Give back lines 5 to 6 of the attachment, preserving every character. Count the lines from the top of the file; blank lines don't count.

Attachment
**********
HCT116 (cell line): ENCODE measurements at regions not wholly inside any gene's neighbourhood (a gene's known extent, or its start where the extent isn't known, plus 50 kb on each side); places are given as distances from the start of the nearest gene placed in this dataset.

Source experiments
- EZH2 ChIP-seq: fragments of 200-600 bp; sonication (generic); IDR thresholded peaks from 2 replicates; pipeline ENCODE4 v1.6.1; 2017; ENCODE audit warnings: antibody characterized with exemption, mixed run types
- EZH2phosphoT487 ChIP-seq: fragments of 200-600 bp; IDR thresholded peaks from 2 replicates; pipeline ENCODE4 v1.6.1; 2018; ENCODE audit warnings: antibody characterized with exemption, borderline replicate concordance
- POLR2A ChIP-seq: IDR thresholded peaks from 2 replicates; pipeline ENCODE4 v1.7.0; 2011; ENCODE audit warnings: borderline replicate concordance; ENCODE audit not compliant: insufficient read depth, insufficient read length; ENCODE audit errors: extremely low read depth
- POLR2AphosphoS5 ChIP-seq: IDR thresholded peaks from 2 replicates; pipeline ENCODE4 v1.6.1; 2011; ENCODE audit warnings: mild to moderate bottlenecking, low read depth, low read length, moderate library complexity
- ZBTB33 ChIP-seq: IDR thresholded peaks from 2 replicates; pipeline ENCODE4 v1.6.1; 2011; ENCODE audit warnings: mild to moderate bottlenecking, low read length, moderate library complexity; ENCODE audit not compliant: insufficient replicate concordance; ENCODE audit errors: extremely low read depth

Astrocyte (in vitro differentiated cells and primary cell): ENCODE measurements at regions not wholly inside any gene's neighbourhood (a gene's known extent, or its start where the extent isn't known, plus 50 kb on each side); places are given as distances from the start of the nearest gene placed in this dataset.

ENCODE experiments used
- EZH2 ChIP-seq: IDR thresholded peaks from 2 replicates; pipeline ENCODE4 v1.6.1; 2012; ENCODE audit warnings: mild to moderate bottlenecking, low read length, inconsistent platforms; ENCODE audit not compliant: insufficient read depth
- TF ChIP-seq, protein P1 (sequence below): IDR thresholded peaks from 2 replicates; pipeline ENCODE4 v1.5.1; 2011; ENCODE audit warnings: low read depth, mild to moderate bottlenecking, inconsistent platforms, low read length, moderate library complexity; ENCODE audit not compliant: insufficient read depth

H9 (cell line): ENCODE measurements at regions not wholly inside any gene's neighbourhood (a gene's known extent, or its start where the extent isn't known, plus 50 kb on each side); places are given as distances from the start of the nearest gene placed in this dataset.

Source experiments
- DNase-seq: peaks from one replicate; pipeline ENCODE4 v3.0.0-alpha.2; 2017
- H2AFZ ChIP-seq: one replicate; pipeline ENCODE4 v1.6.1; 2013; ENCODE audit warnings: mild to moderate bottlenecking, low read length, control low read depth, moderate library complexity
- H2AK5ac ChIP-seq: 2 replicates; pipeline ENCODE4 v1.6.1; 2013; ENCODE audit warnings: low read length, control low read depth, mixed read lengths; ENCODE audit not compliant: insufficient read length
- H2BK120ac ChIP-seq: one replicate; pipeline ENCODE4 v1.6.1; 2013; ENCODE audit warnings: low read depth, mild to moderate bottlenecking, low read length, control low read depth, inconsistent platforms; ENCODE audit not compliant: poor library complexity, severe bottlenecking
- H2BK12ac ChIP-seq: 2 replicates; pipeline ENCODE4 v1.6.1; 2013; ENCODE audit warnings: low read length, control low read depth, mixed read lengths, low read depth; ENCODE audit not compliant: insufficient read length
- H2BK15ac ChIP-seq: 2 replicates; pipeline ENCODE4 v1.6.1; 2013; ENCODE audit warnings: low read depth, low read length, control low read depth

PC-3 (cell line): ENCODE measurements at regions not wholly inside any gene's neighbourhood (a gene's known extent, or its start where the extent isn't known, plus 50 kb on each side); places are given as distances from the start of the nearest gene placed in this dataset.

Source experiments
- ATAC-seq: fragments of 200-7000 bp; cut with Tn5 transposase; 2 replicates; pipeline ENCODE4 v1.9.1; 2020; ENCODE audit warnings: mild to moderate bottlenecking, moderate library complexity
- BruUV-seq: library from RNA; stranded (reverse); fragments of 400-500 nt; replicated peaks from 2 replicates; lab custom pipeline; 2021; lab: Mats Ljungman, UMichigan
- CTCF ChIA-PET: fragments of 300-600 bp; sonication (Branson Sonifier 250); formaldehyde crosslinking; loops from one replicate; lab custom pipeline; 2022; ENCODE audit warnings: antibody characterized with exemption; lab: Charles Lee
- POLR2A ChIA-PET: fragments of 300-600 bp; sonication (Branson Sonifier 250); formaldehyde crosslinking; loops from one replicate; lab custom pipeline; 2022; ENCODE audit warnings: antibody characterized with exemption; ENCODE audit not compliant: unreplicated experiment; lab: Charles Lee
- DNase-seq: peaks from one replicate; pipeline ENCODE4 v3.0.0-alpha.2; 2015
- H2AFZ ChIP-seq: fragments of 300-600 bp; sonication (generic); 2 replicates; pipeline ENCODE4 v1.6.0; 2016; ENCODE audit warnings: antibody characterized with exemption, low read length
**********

- POLR2A ChIP-seq: IDR thresholded peaks from 2 replicates; pipeline ENCODE4 v1.7.0; 2011; ENCODE audit warnings: borderline replicate concordance; ENCODE audit not compliant: insufficient read depth, insufficient read length; ENCODE audit errors: extremely low read depth
- POLR2AphosphoS5 ChIP-seq: IDR thresholded peaks from 2 replicates; pipeline ENCODE4 v1.6.1; 2011; ENCODE audit warnings: mild to moderate bottlenecking, low read depth, low read length, moderate library complexity